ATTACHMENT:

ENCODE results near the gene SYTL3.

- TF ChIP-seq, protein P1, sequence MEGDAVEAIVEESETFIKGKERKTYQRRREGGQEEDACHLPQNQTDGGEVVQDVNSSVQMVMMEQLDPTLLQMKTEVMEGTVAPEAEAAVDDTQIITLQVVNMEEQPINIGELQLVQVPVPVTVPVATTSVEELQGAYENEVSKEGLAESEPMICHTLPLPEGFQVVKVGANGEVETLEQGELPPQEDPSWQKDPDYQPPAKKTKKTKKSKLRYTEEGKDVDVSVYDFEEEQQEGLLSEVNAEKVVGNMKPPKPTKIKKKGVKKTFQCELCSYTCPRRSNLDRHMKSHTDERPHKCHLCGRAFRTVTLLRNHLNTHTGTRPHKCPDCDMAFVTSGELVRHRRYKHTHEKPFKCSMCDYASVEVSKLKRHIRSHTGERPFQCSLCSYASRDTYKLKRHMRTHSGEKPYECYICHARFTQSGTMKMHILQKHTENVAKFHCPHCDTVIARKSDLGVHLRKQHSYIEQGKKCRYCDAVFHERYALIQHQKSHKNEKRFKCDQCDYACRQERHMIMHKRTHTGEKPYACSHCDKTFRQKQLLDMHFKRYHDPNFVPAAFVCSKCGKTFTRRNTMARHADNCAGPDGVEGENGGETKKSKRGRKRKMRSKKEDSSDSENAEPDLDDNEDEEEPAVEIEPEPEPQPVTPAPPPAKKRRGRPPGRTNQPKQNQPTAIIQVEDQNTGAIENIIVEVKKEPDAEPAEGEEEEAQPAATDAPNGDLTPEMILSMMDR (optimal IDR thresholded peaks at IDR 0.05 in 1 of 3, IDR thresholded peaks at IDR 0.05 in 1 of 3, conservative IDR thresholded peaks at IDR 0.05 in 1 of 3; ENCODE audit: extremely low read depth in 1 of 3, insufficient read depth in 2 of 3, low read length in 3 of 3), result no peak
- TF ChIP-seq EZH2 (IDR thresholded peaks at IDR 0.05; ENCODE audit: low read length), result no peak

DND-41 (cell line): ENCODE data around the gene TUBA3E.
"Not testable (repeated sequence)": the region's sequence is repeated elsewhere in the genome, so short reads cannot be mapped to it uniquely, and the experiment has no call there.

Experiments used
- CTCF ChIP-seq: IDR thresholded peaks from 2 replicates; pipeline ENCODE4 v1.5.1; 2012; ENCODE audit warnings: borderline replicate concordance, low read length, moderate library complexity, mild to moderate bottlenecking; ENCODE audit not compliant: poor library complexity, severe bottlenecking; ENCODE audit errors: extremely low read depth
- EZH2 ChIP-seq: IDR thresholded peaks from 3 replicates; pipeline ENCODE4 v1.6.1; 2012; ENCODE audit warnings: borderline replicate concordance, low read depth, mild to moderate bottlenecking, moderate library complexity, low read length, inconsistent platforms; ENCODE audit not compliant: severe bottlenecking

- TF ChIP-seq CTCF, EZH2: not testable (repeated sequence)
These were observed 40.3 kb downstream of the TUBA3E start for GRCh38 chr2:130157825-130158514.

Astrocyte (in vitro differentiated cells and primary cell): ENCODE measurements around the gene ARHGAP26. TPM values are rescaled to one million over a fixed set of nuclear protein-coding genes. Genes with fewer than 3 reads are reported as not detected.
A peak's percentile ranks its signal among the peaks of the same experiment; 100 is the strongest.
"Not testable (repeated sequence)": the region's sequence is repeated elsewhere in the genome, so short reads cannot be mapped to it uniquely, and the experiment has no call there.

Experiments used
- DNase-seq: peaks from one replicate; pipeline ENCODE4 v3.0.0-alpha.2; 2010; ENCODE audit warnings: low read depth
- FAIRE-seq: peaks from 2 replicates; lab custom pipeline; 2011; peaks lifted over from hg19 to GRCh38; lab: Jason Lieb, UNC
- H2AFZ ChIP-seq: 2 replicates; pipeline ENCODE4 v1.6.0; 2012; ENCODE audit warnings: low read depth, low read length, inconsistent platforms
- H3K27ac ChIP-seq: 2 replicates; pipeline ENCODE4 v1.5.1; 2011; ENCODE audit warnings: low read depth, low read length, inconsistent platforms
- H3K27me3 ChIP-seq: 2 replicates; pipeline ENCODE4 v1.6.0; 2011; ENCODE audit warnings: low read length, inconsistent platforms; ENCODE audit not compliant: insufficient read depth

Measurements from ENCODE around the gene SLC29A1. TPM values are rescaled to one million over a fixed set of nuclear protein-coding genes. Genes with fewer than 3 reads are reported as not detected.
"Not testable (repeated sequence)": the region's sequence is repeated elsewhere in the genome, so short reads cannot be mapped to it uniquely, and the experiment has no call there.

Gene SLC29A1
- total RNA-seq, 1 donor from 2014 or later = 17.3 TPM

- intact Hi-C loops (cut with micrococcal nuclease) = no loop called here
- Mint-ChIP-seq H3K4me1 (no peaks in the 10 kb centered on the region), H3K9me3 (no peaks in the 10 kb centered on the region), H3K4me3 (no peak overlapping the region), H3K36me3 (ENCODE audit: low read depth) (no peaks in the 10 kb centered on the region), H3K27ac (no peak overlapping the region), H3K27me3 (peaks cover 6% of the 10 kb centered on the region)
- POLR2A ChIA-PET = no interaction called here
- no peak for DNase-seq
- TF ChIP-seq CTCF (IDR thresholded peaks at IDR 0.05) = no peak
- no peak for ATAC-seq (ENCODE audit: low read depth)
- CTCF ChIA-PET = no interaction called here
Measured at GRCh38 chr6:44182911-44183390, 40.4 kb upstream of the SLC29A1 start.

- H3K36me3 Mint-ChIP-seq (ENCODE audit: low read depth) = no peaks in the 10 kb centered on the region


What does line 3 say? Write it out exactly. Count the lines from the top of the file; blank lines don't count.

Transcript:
- TF ChIP-seq EZH2 (IDR thresholded peaks at IDR 0.05; ENCODE audit: low read length), result no peak